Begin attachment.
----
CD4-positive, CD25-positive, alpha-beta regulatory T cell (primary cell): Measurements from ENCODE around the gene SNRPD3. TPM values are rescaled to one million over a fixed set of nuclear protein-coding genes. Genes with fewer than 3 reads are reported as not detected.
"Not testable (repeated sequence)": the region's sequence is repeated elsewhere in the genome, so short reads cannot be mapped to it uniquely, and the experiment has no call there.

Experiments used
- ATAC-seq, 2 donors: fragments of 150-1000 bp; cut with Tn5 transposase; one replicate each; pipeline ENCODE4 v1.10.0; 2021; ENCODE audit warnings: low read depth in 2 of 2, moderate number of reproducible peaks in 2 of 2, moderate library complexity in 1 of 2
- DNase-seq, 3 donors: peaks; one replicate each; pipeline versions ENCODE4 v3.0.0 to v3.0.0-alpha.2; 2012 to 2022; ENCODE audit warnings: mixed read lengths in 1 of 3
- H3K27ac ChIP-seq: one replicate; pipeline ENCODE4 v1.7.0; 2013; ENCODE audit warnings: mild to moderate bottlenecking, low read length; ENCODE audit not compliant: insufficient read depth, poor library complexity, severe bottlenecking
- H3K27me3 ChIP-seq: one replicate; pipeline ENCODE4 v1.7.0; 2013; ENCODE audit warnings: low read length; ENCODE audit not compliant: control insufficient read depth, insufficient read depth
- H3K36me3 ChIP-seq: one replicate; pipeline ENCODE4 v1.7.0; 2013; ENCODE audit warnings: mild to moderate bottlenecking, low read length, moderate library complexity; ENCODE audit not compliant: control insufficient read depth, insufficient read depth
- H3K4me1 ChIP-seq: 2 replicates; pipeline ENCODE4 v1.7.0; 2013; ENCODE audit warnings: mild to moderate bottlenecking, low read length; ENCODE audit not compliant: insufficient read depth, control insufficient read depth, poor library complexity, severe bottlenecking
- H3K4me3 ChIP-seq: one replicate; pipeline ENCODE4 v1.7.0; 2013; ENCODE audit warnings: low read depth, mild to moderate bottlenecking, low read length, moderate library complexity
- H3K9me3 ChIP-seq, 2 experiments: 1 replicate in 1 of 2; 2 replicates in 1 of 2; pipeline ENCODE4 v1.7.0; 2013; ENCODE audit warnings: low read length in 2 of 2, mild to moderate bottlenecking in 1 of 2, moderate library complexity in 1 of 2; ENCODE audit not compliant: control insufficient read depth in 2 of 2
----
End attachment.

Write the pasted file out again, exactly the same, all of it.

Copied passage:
CD4-positive, CD25-positive, alpha-beta regulatory T cell (primary cell): Measurements from ENCODE around the gene SNRPD3. TPM values are rescaled to one million over a fixed set of nuclear protein-coding genes. Genes with fewer than 3 reads are reported as not detected.
"Not testable (repeated sequence)": the region's sequence is repeated elsewhere in the genome, so short reads cannot be mapped to it uniquely, and the experiment has no call there.

Experiments used
- ATAC-seq, 2 donors: fragments of 150-1000 bp; cut with Tn5 transposase; one replicate each; pipeline ENCODE4 v1.10.0; 2021; ENCODE audit warnings: low read depth in 2 of 2, moderate number of reproducible peaks in 2 of 2, moderate library complexity in 1 of 2
- DNase-seq, 3 donors: peaks; one replicate each; pipeline versions ENCODE4 v3.0.0 to v3.0.0-alpha.2; 2012 to 2022; ENCODE audit warnings: mixed read lengths in 1 of 3
- H3K27ac ChIP-seq: one replicate; pipeline ENCODE4 v1.7.0; 2013; ENCODE audit warnings: mild to moderate bottlenecking, low read length; ENCODE audit not compliant: insufficient read depth, poor library complexity, severe bottlenecking
- H3K27me3 ChIP-seq: one replicate; pipeline ENCODE4 v1.7.0; 2013; ENCODE audit warnings: low read length; ENCODE audit not compliant: control insufficient read depth, insufficient read depth
- H3K36me3 ChIP-seq: one replicate; pipeline ENCODE4 v1.7.0; 2013; ENCODE audit warnings: mild to moderate bottlenecking, low read length, moderate library complexity; ENCODE audit not compliant: control insufficient read depth, insufficient read depth
- H3K4me1 ChIP-seq: 2 replicates; pipeline ENCODE4 v1.7.0; 2013; ENCODE audit warnings: mild to moderate bottlenecking, low read length; ENCODE audit not compliant: insufficient read depth, control insufficient read depth, poor library complexity, severe bottlenecking
- H3K4me3 ChIP-seq: one replicate; pipeline ENCODE4 v1.7.0; 2013; ENCODE audit warnings: low read depth, mild to moderate bottlenecking, low read length, moderate library complexity
- H3K9me3 ChIP-seq, 2 experiments: 1 replicate in 1 of 2; 2 replicates in 1 of 2; pipeline ENCODE4 v1.7.0; 2013; ENCODE audit warnings: low read length in 2 of 2, mild to moderate bottlenecking in 1 of 2, moderate library complexity in 1 of 2; ENCODE audit not compliant: control insufficient read depth in 2 of 2